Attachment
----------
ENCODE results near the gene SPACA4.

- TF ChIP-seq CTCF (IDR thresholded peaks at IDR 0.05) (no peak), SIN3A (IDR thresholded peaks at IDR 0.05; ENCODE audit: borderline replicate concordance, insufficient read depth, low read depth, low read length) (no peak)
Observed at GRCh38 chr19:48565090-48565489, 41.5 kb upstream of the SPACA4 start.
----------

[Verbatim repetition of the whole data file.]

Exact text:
ENCODE results near the gene SPACA4.

- TF ChIP-seq CTCF (IDR thresholded peaks at IDR 0.05) (no peak), SIN3A (IDR thresholded peaks at IDR 0.05; ENCODE audit: borderline replicate concordance, insufficient read depth, low read depth, low read length) (no peak)
Observed at GRCh38 chr19:48565090-48565489, 41.5 kb upstream of the SPACA4 start.